She said the meeting with unions on Thursday was to inform them that the broadcaster had been looking at various ways of cutting costs, and was now "contemplating further cost-cutting measures, which may include Section 189".

"It's a contemplation and we told the unions that we had done all we can to cut costs in all the areas of the corporation..." she said.



Published in Bank & Finance

Officers from Nigeria's financial crime agency visited the Lagos office of Standard Chartered Nigerian operations on Friday, but bank said in a statement that there was no reason for the officers to be there and they left shortly afterwards.

Last month Nigeria's central bank ordered Standard Chartered and three other banks to bring back to the country $8.134 billion that it alleged South African telecoms firm MTN had illegally sent abroad in breach of foreign exchange regulations.

It was not immediately clear whether the move by officers from the Economic and Financial Crimes Commission (EFCC) was related to that matter.

"We are clear there was no basis for this entry, and the law enforcement officials left the building shortly afterwards," Standard Chartered said.

A spokesman for the EFCC, said the agency did not raid the lender but attributed it to the work of some errant officers who could have acted without authorisation, Wilson Uwujaren said in a statement.

Uwujaren said the agency would investigate the illegal raid.

"Officials of such institutions who are wanted by the commission, are usually invited for questioning after discreet investigation. Over the years, banks have been cooperative in releasing their officers to the commission for questioning," the EFCC said.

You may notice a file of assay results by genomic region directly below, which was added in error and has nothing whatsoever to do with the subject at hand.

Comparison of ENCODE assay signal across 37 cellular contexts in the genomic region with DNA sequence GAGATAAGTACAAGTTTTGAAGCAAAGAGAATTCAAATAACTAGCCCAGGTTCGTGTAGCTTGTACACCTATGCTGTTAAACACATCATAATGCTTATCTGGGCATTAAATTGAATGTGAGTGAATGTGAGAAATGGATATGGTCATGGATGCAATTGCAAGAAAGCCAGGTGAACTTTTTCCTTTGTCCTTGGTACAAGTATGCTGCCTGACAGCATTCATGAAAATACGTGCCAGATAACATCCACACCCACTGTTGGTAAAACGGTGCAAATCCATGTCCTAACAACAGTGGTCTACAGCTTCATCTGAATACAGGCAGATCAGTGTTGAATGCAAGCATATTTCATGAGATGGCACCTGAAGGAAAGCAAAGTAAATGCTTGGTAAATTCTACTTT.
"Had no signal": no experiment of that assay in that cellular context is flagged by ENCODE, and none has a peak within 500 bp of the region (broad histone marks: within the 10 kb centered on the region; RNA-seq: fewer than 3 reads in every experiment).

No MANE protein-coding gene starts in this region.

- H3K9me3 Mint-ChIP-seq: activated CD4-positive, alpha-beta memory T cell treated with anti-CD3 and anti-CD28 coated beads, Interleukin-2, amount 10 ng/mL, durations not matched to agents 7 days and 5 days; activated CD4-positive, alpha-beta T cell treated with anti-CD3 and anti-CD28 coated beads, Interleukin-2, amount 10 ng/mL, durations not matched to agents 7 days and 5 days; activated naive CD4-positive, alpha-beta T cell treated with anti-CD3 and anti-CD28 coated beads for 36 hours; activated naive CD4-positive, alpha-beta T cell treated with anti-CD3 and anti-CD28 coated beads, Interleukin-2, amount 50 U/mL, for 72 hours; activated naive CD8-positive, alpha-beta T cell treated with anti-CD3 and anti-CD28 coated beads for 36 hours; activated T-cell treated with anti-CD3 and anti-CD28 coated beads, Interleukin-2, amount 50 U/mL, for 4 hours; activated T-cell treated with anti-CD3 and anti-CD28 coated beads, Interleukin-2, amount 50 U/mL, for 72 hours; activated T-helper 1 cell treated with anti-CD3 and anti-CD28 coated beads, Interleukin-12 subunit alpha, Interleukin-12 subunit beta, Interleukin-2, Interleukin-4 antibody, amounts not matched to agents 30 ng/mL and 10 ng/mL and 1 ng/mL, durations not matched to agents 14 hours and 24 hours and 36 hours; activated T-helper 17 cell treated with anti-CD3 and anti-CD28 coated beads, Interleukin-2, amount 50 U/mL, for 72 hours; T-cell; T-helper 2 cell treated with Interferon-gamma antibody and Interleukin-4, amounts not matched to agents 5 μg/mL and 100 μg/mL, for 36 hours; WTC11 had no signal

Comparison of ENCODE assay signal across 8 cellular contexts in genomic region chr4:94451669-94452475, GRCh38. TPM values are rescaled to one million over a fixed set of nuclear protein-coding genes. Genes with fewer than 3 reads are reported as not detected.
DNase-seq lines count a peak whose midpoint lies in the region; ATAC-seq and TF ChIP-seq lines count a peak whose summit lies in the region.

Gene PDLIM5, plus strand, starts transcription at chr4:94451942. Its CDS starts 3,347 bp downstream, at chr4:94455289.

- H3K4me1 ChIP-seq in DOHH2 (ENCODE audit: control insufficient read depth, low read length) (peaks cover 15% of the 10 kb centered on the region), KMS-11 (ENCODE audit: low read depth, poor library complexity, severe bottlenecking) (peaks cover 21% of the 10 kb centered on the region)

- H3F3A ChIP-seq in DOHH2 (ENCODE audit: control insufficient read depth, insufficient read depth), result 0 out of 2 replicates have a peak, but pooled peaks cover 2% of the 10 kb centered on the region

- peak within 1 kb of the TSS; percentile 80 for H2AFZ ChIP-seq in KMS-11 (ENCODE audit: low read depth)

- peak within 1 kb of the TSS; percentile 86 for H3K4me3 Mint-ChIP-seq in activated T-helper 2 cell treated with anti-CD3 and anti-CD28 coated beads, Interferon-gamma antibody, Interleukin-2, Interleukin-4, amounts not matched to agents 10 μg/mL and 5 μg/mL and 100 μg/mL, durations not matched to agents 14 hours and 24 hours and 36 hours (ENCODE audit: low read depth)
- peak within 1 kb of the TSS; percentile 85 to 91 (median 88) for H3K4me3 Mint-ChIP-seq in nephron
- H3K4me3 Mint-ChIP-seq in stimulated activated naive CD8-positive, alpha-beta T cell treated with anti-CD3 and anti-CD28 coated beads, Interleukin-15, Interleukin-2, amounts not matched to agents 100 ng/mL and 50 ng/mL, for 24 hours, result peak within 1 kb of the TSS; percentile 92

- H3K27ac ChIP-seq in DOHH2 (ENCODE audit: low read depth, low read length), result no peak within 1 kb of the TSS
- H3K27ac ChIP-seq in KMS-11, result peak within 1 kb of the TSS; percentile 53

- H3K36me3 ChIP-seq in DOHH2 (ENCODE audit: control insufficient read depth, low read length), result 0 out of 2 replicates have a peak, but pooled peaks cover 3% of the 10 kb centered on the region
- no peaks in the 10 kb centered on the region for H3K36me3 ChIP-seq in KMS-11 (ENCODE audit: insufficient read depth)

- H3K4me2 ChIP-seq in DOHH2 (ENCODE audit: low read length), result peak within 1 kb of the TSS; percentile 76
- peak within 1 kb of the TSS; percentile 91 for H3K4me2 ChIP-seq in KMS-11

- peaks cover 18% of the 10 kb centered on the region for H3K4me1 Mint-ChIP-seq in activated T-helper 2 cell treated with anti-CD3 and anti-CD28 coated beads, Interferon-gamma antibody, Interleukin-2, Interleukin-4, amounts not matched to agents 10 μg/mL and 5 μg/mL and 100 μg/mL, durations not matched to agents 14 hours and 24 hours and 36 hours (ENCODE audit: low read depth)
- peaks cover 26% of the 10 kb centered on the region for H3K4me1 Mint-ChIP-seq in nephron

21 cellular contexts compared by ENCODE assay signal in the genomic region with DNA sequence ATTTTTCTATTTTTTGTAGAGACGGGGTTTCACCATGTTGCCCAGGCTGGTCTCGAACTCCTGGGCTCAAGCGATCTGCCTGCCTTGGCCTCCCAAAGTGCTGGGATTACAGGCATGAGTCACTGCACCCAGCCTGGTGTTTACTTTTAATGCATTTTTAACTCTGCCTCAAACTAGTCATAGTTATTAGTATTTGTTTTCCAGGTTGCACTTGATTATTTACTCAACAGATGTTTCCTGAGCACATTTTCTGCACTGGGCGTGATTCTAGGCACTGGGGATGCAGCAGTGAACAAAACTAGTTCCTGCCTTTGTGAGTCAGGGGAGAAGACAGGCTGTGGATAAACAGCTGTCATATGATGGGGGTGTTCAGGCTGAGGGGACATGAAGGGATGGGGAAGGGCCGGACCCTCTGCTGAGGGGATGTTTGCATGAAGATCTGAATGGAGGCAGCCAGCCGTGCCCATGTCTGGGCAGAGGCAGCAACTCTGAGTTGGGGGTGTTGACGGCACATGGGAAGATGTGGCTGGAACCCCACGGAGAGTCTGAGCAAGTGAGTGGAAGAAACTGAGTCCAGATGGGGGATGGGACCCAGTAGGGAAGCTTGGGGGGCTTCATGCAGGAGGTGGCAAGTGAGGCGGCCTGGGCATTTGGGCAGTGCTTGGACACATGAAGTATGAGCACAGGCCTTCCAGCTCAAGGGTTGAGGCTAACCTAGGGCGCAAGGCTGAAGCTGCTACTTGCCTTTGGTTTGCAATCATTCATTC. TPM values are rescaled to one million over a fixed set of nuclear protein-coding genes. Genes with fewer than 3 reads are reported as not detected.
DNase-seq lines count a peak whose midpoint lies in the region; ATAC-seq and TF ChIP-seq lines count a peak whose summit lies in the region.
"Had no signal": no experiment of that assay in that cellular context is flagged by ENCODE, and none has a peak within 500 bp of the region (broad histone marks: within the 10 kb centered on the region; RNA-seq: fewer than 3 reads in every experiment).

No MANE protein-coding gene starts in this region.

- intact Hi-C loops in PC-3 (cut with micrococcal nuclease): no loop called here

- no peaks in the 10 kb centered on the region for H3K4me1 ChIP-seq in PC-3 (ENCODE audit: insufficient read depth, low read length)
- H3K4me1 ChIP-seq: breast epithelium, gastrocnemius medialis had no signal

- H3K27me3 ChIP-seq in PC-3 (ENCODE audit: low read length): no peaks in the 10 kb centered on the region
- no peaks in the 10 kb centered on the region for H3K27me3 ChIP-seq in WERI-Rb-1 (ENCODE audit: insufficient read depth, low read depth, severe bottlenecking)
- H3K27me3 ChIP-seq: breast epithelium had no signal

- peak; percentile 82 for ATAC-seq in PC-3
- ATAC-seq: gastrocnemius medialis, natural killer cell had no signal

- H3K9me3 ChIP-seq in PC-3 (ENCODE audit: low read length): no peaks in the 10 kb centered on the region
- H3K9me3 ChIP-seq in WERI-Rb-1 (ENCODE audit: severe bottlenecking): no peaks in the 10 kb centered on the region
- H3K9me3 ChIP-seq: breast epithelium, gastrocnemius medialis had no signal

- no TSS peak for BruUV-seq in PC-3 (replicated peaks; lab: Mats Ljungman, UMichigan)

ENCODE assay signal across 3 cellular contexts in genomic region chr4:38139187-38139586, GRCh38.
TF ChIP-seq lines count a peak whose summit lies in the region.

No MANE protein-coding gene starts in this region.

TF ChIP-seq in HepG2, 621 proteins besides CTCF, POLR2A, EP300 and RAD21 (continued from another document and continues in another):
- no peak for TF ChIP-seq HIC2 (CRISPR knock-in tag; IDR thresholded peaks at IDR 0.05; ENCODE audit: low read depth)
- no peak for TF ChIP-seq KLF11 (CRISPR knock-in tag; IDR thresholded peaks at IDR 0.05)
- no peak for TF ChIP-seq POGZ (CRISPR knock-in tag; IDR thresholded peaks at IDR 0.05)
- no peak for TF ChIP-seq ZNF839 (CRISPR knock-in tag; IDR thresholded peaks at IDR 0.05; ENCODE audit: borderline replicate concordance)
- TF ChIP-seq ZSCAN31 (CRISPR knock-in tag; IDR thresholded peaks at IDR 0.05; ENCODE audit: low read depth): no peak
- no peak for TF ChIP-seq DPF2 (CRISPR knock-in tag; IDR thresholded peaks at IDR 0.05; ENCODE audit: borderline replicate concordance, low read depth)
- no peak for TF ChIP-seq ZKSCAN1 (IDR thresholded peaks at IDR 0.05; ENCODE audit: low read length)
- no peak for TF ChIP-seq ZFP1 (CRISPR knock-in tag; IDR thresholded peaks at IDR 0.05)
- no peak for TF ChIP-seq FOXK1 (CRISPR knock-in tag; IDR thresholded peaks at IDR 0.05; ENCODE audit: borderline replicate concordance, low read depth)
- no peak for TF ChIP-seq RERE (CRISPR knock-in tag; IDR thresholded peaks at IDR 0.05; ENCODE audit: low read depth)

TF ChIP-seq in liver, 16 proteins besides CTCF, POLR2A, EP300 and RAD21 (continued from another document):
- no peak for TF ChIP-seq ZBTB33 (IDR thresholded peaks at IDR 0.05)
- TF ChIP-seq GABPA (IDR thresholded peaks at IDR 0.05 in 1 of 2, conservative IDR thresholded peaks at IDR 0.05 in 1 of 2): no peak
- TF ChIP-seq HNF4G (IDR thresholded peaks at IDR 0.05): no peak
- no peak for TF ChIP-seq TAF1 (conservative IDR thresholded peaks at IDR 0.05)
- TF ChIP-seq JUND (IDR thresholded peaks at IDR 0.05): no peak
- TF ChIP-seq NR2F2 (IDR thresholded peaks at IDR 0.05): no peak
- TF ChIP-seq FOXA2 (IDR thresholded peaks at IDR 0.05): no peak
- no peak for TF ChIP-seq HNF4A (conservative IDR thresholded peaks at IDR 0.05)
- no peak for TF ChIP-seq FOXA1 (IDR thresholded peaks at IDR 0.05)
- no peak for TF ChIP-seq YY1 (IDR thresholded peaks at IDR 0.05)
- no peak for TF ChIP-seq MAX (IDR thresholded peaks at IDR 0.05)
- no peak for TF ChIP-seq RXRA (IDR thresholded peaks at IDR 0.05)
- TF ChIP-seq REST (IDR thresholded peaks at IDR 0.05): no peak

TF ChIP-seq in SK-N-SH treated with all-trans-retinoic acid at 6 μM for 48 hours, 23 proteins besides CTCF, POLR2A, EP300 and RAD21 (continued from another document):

Published in Bank & Finance

The Nigeria’s inflation rate has rebounded in August for the first time since January 2017 after recording 18 consecutive months of downward trend, according to the National Bureau of Statistics (NBS).

In the August inflation report by the statistics bureau on Friday, the nation’s Consumer Price Index (CPI), which measures inflation, rose by 0.09 percent points to 11.23 percent in August.

This implies the prices of goods and services rose at a faster rate in review month – just like June 2018 – when compared with July 2018.

The headline inflation had been on steady decline from 18.72 percent since January 2017 to 11.14 percent in July 2018, this was after it fell to 18.55 percent in December 2016.

In spite of the persistent decline during the period, the macroeconomic variable remained above the Central Bank of Nigeria’s (CBN) acceptable band of 6 percent to 9 percent.

The CPI measures the composite changes in the prices of consumer goods and services, such as food, transportation, and medical care, purchased by households, over a period.

The NBS said food inflation also surged to 13.16 percent YoY in August up from 12.85 percent recorded in previous month, while core inflation, which excludes agricultural produce, dropped from 10.2 percent in July to 10.0 percent in August.

The CBN had expressed fear over the possibility of a rebound in the macroeconomic indicator in the second half of 2018 as a result of increased spending ahead of the 2019 general elections.

In August, the CBN said it may consider raising its key lending rate for the first time in two years if the inflation rate worsens.

The Monetary Policy Committee (MPC) of the CBN in its July meeting had retained the Monetary Policy Rate (MPR) at record-high of 14 percent for the 11th consecutive time since 2016 to monitor the magnitude of the liquidity impact of the fiscal injection and election related expenditure.


The Ripples.

Published in News Economy

Cross-network mobile money transactions continue to rise month in month out after they were was introduced in May this year, reaching almost 800,000 (798,999) at the end of August.

In the first month of operations less than 100,000 transactions took place, but that figure went up to a little over 190,000 in the month of June.

The rise in transactions persisted, recording over 280,000 in the mouth of August. This is contained in a report on the performance of mobile money interoperability by the Ghana Interbank Payment and Settlement Systems (GhIPSS).